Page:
This isn’t to say municipalities don’t have responsibility for getting into the mess. As BW points out, many of them knew there was a possibility they could blow up. But, off course, there’s always the asymmetrical-information problem when dealing with Wall Street (see: “‘Being novices, there’s a certain level of trust with decision-makers,’ says Tim Lee, executive director of the Texas Retired Teachers Assn.”), and Lord knows how the bankers presented the risks, but you can bet they weren’t emphasized. What makes this particularly gross is that the bankers created these products and created the conditions that caused them to blow up. Then they got bailed out themselves, are headed for a record payday, and are still leaning on taxpayers for their shoddy products they pushed.

It’s worth noting that Gretchen Morgenson of The New York Times has been on some of this for a while, including the sordid tale of Hoosier Energy Rural Electric Cooperative, included in BusinessWeek’s story.

But that in no way takes away from anything BusinessWeek has done here. This is an ongoing story and it does the best job I’ve seen of putting it all together.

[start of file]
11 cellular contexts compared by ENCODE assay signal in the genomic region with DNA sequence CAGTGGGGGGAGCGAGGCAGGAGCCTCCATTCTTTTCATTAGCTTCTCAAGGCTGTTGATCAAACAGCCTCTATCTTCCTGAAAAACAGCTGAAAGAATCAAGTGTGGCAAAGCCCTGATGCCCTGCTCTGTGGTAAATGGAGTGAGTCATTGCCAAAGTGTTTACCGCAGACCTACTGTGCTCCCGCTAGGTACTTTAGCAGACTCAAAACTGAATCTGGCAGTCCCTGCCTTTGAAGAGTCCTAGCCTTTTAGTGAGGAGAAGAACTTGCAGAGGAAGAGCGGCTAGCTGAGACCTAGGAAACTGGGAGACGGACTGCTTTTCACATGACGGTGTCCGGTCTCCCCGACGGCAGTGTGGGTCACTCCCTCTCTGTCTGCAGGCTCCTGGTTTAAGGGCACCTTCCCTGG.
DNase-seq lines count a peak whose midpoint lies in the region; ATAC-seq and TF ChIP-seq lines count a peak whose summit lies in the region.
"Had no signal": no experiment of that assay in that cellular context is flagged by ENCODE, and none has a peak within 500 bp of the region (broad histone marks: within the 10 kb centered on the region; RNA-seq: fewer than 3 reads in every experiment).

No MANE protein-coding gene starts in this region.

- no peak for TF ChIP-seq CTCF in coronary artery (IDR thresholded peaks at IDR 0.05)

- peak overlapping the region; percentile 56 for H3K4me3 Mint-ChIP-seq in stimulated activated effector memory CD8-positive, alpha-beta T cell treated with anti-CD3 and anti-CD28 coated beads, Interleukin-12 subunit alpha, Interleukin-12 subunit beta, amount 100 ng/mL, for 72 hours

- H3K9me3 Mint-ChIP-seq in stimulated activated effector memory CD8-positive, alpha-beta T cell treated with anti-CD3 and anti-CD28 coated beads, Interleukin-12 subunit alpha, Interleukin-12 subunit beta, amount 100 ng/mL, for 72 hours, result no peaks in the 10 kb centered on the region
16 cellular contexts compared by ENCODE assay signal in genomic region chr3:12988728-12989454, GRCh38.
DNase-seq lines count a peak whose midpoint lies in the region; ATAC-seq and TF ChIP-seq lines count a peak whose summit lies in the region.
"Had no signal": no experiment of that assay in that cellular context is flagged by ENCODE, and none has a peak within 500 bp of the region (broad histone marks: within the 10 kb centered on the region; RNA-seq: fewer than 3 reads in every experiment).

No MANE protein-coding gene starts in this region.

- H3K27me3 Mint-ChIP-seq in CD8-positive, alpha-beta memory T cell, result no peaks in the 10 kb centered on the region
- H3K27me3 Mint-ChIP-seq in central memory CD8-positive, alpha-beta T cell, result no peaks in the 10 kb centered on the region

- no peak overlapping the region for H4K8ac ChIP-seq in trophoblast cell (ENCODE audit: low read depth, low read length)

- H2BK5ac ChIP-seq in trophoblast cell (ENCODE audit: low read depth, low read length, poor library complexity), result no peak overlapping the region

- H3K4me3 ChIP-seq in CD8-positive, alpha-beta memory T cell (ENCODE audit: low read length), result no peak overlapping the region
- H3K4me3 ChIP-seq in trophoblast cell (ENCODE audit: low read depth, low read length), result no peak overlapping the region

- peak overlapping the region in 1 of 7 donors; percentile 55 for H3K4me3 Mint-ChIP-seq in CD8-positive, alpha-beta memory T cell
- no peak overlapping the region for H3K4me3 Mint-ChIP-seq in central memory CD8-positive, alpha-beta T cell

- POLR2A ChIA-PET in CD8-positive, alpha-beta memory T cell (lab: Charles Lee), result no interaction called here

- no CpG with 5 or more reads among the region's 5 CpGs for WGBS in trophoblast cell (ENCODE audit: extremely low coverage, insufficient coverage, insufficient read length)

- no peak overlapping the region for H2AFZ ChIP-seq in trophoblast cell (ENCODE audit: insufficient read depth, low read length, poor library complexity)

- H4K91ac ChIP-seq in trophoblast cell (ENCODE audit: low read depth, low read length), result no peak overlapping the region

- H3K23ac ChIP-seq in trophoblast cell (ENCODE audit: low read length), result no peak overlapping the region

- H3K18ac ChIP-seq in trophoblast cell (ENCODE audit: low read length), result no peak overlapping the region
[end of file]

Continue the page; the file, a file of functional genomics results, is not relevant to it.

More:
It is also good to note that some in Congress aren’t sitting on their hands here:

Federal lawmakers, troubled by the rising payouts, are trying to limit the damage to municipalities and prevent them from falling prey in the future. Pending legislation in Congress, introduced by Representative John Lewis (D-Ga.) and Senator Robert Menendez (D-N.J.), would impose a 100% tax on termination payments like those in the CTA deals to dissuade banks from going after struggling municipalities. Another proposal would limit the use of derivatives by localities with less than $50 million in assets; lawmakers figure small towns and cities don’t have the resources to vet the risks of exotic investments adequately.

The progress of that legislation will be worth watching, although it’s unclear if even people with $50 billion in assets have the resources to vet such things adequately.

Great job by BusinessWeek.

Ryan Chittum is a former Wall Street Journal reporter, and deputy editor of The Audit, CJR's business section. If you see notable business journalism, give him a heads-up at